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Spotlight on State Affiliates: Maryland and DC Society of Clinical Oncology

Aug 30, 2012

The Maryland and DC Society of Clinical Oncology (MDCSCO) was founded in 1993 as MSCO (Maryland Society of Clinical Oncology) and expanded in 2000 to include Washington, DC. Currently, it serves 185 members, and will embark on a major membership growth initiative this fall. Since 2008, MDCSCO has annually recognized Members of Congress, state legislators, and other decision makers in health care policy—apt for a society that includes oncology professionals in the nation’s capital.

Paul Celano, MD, of the Cancer Center at Greater Baltimore Medical Center and President of MDCSCO, discusses the society’s advocacy efforts in health policy and future initiatives in the following interview.

AC: What are the unique challenges facing local oncology professionals in the Maryland and DC area?
Dr. Celano:
Physician reimbursement rates in Maryland are among the lowest in the nation and there are ongoing regulatory challenges. In recent years, the number of oncologists in private practice has been declining, as many opt for the security and reduced stress of hospital employment. Practices are being bought by hospitals. Fortunately for patients, the Maryland and DC area has a number of fine hospitals, most of them with cancer centers.

AC: When did MDCSCO begin honoring Members of Congress, and what happens at these events?
Dr. Celano:
MDCSCO holds a membership meeting in October of each year. In 2008, we partnered with ASCO to honor a Member of Congress, most recently Senator Ben Cardin and Congressman Chris Van Hollen. Some years, we honor state legislators or key decision makers in the health care community. The event starts with a reception, followed by dinner and the program. All MDCSCO members and their guests may attend without charge. ASCO leaders are in attendance and are given a spot to speak on the program. The glass award is presented jointly by the MDCSCO president and the ASCO representative in attendance.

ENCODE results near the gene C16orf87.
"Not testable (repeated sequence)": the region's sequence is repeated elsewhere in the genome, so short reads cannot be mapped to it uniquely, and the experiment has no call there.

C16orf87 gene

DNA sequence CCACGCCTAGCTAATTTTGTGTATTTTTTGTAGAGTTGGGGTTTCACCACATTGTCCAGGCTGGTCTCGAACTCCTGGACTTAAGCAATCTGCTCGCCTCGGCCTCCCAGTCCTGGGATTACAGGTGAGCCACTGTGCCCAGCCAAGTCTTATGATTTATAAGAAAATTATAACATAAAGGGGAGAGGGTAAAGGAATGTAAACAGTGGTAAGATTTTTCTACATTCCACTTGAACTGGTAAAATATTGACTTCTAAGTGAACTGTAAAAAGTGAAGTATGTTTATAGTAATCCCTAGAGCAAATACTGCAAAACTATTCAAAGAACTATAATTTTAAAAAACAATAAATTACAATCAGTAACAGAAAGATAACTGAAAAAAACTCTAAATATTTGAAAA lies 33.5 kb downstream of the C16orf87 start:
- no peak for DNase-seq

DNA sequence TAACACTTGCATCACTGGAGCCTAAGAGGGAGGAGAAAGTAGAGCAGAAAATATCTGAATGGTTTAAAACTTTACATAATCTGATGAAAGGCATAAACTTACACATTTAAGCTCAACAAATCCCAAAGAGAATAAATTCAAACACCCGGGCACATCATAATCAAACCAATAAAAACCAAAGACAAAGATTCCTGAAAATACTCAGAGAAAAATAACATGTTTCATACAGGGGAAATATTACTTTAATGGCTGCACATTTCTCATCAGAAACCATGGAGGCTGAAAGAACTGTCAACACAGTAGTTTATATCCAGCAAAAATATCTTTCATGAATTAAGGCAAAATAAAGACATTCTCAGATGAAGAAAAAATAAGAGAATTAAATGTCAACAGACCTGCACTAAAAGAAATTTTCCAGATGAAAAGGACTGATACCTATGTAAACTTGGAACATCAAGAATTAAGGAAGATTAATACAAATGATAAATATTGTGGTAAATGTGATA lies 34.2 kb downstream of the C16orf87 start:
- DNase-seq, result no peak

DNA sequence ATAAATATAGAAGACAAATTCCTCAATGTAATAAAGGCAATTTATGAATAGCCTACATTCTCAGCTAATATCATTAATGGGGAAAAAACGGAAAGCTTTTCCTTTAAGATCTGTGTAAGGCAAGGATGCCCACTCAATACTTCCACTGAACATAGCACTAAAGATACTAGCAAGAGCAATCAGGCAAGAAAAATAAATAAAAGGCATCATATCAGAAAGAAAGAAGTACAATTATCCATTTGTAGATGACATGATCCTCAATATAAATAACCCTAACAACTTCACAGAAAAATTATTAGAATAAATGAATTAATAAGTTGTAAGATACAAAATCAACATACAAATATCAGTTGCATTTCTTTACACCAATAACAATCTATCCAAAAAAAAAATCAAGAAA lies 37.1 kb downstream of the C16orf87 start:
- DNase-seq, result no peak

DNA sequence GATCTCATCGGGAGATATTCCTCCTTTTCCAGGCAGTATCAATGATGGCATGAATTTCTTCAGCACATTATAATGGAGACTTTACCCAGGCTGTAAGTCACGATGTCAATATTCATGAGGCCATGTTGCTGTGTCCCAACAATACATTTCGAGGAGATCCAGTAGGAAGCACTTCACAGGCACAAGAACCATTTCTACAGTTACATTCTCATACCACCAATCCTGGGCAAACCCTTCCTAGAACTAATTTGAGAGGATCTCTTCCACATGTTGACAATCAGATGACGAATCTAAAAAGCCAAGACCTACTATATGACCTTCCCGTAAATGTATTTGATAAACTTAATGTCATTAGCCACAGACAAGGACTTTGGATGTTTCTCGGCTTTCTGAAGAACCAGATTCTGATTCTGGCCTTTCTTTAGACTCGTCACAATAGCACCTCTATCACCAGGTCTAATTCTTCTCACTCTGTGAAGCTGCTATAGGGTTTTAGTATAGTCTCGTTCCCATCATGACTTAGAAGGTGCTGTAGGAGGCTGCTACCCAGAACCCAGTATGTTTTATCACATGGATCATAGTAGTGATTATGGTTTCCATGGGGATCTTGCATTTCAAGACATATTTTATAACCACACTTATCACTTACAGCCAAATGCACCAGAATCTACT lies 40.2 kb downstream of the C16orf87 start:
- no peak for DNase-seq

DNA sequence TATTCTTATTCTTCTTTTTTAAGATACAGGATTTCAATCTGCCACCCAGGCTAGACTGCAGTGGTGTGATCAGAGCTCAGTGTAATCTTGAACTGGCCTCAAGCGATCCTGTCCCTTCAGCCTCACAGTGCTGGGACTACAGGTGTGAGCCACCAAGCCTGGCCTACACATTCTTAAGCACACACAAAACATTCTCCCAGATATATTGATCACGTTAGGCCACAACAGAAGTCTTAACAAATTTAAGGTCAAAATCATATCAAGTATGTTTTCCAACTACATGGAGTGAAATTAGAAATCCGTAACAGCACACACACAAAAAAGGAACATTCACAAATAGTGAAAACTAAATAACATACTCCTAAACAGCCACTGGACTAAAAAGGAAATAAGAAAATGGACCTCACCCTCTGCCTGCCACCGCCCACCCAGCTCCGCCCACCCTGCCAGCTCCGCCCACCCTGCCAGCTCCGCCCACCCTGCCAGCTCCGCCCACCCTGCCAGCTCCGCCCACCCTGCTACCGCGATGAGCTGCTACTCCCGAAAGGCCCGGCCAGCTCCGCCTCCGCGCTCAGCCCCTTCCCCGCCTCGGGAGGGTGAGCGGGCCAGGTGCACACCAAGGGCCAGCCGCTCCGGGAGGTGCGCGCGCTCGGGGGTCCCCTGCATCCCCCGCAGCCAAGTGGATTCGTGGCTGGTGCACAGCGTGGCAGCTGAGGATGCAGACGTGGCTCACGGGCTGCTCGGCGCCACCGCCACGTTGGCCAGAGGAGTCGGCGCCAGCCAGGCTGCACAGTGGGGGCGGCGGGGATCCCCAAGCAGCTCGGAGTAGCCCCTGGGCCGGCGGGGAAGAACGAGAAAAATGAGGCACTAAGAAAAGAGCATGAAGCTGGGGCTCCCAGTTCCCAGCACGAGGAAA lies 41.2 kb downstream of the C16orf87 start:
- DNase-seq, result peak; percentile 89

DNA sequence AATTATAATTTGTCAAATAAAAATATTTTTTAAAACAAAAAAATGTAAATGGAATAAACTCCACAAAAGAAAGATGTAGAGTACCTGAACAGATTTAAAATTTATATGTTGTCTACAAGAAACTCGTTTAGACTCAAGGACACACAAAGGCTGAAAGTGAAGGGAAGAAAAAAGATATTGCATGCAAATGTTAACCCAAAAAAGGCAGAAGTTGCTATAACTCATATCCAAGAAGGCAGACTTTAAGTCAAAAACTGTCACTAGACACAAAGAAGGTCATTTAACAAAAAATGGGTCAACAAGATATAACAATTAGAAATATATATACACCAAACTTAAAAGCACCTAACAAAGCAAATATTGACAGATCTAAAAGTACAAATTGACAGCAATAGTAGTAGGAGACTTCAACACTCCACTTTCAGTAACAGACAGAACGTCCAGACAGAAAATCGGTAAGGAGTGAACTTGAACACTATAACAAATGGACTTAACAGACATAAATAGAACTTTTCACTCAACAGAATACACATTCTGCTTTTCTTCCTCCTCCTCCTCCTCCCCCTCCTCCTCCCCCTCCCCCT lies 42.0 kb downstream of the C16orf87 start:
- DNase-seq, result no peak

AC: How are the honorees chosen?
Dr. Celano:
The honorees are chosen by the MDCSCO Board of Directors. When MDCSCO honors a Member of Congress, this is done collaboratively with ASCO and the Board seeks input from the ASCO legislative affairs staff.

AC: Who have been your recent honorees, and why were they selected?
Dr. Celano:
In 2008, we honored Senator Ben Cardin, and in 2011, we selected Congressman Chris Van Hollen (both of Maryland). Both have long-standing records for supporting legislation to benefit cancer care. In other years, our honorees have been at the state level: Maryland Delegate Shirley Nathan Pulliam and Maryland State Senator Thomas (Mac) Middleton.

AC: Why did MDCSCO decide to focus on health public policy in this way?
Dr. Celano:
MDCSCO has come to realize that much can be accomplished by developing good working relationships with legislators and by saying “thank you” to those legislators who take on the challenges of introducing and championing bills that improve the practice of oncology or the welfare of patients with cancer. At the national level, it is important the our Congressmen understand that their efforts are noticed and appreciated in their home districts.

AC: What other work is MDCSCO doing in advocacy?
Dr. Celano: